A vital tool in bringing facts to light is the ability to obtain evidence held by strangers to the proceedings. Those laws which make government departments immune from subpoena strike at the root of the ability of the court to get to the truth. Concerns that if the facts come to light they will damage the national reputation, embarrass the government, or embarrass a foreign government, are misconceived. If facts exist that will damage the national reputation or embarrass governments, then it is imperative they be brought to light. Only by uncovering shameful behavior can it be prevented in the future. Issues such as commercial sensitivity, national security, or medical privacy can all be dealt with by:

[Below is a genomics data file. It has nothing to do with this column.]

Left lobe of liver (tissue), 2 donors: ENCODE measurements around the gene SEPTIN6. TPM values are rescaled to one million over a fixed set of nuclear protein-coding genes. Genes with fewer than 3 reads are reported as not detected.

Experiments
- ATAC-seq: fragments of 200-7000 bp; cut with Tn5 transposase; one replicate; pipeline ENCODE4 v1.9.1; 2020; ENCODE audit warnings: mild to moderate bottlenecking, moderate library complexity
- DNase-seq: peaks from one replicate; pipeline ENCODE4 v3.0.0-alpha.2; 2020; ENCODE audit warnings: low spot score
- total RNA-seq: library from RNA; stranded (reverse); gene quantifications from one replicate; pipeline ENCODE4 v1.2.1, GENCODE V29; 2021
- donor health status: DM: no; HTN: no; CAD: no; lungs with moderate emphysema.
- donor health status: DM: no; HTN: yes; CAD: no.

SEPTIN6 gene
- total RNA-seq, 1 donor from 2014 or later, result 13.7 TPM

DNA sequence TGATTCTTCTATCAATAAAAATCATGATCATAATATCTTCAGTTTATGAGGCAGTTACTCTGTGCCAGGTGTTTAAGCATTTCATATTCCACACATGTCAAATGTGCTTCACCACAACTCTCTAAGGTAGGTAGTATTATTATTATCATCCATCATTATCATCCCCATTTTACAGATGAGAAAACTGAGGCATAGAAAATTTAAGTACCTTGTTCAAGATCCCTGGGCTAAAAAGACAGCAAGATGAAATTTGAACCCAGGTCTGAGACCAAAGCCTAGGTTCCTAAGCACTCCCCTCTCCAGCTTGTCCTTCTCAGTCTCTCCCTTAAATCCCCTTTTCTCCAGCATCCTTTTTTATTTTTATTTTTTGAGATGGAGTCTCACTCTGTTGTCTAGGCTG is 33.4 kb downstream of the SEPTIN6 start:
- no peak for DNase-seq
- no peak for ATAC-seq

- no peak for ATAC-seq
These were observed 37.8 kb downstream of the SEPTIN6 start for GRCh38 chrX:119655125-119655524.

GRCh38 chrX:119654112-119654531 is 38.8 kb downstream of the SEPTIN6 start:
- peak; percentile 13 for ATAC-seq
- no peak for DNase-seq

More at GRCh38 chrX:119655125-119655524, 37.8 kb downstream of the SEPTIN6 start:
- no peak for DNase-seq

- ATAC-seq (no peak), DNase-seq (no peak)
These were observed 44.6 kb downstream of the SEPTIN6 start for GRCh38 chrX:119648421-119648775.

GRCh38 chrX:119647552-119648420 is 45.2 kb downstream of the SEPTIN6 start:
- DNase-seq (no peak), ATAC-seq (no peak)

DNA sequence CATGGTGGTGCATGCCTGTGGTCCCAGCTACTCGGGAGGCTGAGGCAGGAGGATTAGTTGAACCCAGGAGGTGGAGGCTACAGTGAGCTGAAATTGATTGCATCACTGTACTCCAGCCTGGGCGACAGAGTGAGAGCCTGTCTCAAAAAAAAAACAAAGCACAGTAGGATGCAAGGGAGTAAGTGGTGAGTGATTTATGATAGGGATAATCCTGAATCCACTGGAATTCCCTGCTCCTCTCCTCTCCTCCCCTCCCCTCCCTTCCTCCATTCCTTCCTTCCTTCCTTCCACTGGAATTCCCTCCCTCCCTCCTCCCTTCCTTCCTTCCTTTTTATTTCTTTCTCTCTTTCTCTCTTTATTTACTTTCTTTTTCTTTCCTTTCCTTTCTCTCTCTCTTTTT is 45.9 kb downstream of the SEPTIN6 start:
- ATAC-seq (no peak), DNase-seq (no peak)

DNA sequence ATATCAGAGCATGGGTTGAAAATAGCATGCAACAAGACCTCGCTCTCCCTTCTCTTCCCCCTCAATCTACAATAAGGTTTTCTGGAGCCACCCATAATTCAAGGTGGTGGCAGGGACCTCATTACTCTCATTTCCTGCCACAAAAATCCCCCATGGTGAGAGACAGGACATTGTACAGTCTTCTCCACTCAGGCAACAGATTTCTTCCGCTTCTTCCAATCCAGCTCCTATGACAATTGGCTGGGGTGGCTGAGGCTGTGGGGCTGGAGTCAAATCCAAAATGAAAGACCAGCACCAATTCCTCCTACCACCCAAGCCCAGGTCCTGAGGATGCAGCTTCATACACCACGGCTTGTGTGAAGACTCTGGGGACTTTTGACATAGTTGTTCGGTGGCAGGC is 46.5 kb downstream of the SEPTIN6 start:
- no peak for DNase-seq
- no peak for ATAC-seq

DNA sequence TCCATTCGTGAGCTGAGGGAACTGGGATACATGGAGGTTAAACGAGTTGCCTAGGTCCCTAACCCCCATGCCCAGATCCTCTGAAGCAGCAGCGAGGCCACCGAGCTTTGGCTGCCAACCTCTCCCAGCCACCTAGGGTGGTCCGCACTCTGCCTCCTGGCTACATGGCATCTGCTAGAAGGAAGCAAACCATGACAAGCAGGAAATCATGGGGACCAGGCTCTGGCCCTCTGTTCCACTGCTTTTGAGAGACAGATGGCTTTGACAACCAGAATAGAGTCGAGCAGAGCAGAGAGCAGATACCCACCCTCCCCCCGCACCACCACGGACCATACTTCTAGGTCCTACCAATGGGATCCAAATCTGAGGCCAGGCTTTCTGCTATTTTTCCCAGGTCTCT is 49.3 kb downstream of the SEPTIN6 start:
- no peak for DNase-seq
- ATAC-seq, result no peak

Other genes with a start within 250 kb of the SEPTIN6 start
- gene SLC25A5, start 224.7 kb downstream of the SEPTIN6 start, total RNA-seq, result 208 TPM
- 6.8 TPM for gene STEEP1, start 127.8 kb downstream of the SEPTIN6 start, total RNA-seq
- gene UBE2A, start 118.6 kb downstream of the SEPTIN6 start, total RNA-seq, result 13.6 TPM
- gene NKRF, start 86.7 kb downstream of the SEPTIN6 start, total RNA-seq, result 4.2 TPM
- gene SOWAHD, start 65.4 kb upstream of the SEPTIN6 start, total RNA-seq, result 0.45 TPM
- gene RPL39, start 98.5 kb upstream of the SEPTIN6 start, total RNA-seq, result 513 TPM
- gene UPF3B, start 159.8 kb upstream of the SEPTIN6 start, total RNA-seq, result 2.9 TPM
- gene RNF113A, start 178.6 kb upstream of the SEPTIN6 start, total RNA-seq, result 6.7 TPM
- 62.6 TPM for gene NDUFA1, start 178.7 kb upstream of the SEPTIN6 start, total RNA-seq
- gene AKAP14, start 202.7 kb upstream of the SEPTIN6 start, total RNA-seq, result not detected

• having lawyers, judges, parties and juries give enforceable confidentiality undertakings to the court.
  • restricting access to genuinely sensitive documents to legal counsel, the judge and the jury.
  • where applicable, requiring that the lawyers, judges and jury hold national security clearances.

This article is an extract from the book ‘Principles of Good Government’ by Matthew Bransgrove